WHAT IS THE FOREX?
There are more than 48 million household traders in the United States and more than 11 million are online with one purpose—to make profits from their investments and to take control of their retirement funds.
What is the purpose of investing? To make money, right! I have always said that the single greatest source for wealth is the stock market. It always has been and always will be. Well, this has been obscured somewhat over the last couple of years.
I have spent a great deal of time traveling across this great country of ours teaching people (investors) how to take control of their financial lives. I have spoken to many individual investors who have come up to me and told me their trading nightmares—told me that their portfolios have lost upwards of 90 percent of their value.
That in itself is a real tragedy, but what makes it worse is that many of these individual investors are approaching retirement; they do not have the luxury or the time to start rebuilding their retirement nest eggs. They are faced with some very harsh decisions. Well, let me tell you: It is never too late—you have to take action. If you don’t, you will lose.
One of my favorite sayings is, “If you always do what you have always done, then you will always get what you have always gotten.” Let’s change this. I will teach you how you can start to make a difference just by increasing your awareness of and education about an alternative to the stock mar- ket, opening up opportunities that have long been available to Fortune 1000 companies, big banks, and institutions.
As a foundation to what I am going to be talking about, let’s look at the biggest mistakes investors make, regardless of what market or what instrument they are trading.
MISTAKE 1: TRADE AGAINST THE TREND
This is the number one mistake that investors make today. They trade against the trend of their positions. Remember, “The trend is your friend.”
Let’s look at a perfect example of this: Do you remember the company whose stock prices are depicted in Figure 1-1?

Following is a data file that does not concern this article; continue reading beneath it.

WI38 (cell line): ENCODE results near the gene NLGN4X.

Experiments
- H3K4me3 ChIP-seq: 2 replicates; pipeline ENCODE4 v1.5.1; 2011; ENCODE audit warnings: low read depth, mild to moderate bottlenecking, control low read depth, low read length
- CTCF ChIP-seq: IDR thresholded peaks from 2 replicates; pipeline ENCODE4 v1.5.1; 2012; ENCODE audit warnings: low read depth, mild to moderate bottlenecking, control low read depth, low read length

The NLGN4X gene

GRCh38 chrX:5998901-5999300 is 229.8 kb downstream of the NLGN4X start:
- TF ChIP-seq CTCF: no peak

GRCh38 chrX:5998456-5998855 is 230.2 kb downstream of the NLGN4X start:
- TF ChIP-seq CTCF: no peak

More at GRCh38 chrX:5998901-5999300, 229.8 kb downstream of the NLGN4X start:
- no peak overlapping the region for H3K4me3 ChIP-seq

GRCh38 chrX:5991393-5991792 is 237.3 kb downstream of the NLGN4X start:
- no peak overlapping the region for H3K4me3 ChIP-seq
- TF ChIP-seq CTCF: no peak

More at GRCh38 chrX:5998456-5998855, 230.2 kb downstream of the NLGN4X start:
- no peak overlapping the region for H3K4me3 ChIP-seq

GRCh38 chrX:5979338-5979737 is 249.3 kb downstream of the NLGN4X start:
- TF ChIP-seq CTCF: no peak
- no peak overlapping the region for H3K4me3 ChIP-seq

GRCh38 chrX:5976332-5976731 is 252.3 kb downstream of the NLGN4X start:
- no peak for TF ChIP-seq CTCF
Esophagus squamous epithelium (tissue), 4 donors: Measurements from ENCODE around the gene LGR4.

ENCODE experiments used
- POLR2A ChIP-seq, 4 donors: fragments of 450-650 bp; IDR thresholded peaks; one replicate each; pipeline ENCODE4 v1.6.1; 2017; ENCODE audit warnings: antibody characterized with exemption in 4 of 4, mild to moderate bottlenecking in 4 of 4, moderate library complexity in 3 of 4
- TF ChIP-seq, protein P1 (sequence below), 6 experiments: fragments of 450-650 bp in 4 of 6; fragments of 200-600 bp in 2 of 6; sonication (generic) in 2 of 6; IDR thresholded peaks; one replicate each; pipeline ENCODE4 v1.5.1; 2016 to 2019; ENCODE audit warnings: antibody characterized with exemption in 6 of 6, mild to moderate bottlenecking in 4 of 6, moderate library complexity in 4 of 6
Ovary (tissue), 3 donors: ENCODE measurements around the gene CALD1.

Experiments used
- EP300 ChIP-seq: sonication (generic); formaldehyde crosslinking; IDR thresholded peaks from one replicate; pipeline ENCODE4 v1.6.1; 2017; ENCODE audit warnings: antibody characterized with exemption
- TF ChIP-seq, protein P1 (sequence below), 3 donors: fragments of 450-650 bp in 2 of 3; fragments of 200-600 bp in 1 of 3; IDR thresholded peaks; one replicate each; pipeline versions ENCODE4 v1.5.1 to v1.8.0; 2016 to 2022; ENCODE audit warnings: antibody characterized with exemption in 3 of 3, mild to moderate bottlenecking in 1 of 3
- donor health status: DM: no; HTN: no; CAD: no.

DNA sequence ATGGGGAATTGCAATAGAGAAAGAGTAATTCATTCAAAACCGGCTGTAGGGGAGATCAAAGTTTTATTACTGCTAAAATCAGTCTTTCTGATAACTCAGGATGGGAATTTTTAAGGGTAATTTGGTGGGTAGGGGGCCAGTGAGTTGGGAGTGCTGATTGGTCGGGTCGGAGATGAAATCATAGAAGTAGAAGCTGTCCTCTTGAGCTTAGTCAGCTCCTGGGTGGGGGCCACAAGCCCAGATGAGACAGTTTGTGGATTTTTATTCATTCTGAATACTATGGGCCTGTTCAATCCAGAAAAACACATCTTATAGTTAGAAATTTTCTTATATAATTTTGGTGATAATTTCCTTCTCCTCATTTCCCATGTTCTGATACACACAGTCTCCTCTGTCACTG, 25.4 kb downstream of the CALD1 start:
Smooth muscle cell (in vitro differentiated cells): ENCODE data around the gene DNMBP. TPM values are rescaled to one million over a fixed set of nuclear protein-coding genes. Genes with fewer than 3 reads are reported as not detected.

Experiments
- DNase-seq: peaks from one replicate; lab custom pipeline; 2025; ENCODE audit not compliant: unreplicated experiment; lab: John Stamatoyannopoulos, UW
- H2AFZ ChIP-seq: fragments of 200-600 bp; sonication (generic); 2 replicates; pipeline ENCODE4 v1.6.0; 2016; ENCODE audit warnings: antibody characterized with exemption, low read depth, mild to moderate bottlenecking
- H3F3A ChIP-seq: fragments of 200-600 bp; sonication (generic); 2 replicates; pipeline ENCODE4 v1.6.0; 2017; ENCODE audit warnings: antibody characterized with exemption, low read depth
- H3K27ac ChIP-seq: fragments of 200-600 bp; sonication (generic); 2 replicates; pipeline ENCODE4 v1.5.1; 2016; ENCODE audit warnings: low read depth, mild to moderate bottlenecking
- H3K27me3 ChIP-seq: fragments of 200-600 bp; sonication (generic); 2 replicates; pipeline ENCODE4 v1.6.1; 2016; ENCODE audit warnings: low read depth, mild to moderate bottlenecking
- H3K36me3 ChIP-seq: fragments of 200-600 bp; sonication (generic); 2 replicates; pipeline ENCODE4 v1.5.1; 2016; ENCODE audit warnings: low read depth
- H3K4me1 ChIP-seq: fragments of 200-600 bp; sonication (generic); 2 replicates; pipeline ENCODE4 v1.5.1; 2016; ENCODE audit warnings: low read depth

Yes, it’s Enron, and what has become known as the Enron debacle is a perfect example of investors trading against the trend. How about one of the biggest companies on Wall Street? Do you think that such a company would be a good investment for you portfolio? Probably so.
Look at Figure 1-1. Notice how the stock price is going down. The long-term trend on this is down—straight down. However, I want to point out a few things. First, there were a lot of Enron employees who loved the company. Most of the employees even took parts of their salaries as stocks and options.
Did you know that during the entire plunge of this stock, there was not one sell recommendation from a Wall Street analyst? Notice that as the stock went down from the $90 range, it had several retracements; that is, as the stock price was going down, it rallied and went back up a bit before going down again. As it was going down, what do you think investors were doing? They were buying. Why not—it was one of the biggest companies on Wall Street.
When the Enron stock price got to around the $65 mark, investors were somewhat relieved. They probably were saying, “Okay, it is now finally going back up.” Not so fast—the stock just retraced a little and started going back down again. Enron stock did this two more times, at $50 and $35, before falling off the map, so to speak. All the while, inventors were buying more.
MISTAKE 2: LISTING TO SO-CALLED EXPERTS
Look again at Figure 1-1. The entire way down, Enron stock had buy or hold recommendations from Wall Street analysts, never a sell. This is one reason why legislation was being discussed on Capitol Hill to solve this type of problem. The problem certainly was not limited to Enron. There was so much conflict of interest among analysts that most investors had a hard time keeping up with what was going on.
How many investors watch CNBC? Many, right? Well, where do you think the novice investors are getting their trading information? They get it from TV, newspapers, friends, and so on. The problem with this is that most of the information they are trading on is old, sometimes weeks old. You see this kind of thing happen all the time.
Let me give you an example. Let’s say that ABC Company just announced that it has the greatest new computer in the world and that it will revolutionize the industry. What do you think is going to happen to the stock? It will go up, sometimes very quickly. However, usually the stock will turn around and go back down just as quickly when the volume dies down.
You see, in the world of stocks, there are market makers. These indi- viduals have one objective in mind, and this is to make a fair and orderly market for a specific security. In the stock market, the reason a stock goes up is because there are more buyers than sellers, and the reason a stock goes down is because there are more sellers than buyers.